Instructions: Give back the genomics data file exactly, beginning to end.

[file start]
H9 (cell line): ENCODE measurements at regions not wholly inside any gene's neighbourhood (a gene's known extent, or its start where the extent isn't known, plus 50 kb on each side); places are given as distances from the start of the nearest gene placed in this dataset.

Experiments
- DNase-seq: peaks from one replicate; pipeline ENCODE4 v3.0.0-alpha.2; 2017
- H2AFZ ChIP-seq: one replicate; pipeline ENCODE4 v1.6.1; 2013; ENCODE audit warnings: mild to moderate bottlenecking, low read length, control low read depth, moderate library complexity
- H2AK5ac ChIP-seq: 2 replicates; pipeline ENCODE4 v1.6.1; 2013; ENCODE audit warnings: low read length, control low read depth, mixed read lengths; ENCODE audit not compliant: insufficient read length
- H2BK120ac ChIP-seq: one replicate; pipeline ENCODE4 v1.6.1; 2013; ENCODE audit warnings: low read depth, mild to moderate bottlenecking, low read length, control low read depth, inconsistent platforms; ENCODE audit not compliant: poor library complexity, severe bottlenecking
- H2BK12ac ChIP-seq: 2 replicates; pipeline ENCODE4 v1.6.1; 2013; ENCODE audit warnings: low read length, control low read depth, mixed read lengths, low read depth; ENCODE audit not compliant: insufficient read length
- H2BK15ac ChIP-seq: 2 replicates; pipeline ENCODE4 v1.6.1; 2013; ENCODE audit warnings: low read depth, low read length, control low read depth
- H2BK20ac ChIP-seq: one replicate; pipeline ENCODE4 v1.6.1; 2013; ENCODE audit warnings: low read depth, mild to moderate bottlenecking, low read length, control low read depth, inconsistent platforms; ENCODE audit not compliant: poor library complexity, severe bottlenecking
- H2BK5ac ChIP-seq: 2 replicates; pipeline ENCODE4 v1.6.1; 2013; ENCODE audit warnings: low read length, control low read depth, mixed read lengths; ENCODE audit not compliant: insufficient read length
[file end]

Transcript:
H9 (cell line): ENCODE measurements at regions not wholly inside any gene's neighbourhood (a gene's known extent, or its start where the extent isn't known, plus 50 kb on each side); places are given as distances from the start of the nearest gene placed in this dataset.

Experiments
- DNase-seq: peaks from one replicate; pipeline ENCODE4 v3.0.0-alpha.2; 2017
- H2AFZ ChIP-seq: one replicate; pipeline ENCODE4 v1.6.1; 2013; ENCODE audit warnings: mild to moderate bottlenecking, low read length, control low read depth, moderate library complexity
- H2AK5ac ChIP-seq: 2 replicates; pipeline ENCODE4 v1.6.1; 2013; ENCODE audit warnings: low read length, control low read depth, mixed read lengths; ENCODE audit not compliant: insufficient read length
- H2BK120ac ChIP-seq: one replicate; pipeline ENCODE4 v1.6.1; 2013; ENCODE audit warnings: low read depth, mild to moderate bottlenecking, low read length, control low read depth, inconsistent platforms; ENCODE audit not compliant: poor library complexity, severe bottlenecking
- H2BK12ac ChIP-seq: 2 replicates; pipeline ENCODE4 v1.6.1; 2013; ENCODE audit warnings: low read length, control low read depth, mixed read lengths, low read depth; ENCODE audit not compliant: insufficient read length
- H2BK15ac ChIP-seq: 2 replicates; pipeline ENCODE4 v1.6.1; 2013; ENCODE audit warnings: low read depth, low read length, control low read depth
- H2BK20ac ChIP-seq: one replicate; pipeline ENCODE4 v1.6.1; 2013; ENCODE audit warnings: low read depth, mild to moderate bottlenecking, low read length, control low read depth, inconsistent platforms; ENCODE audit not compliant: poor library complexity, severe bottlenecking
- H2BK5ac ChIP-seq: 2 replicates; pipeline ENCODE4 v1.6.1; 2013; ENCODE audit warnings: low read length, control low read depth, mixed read lengths; ENCODE audit not compliant: insufficient read length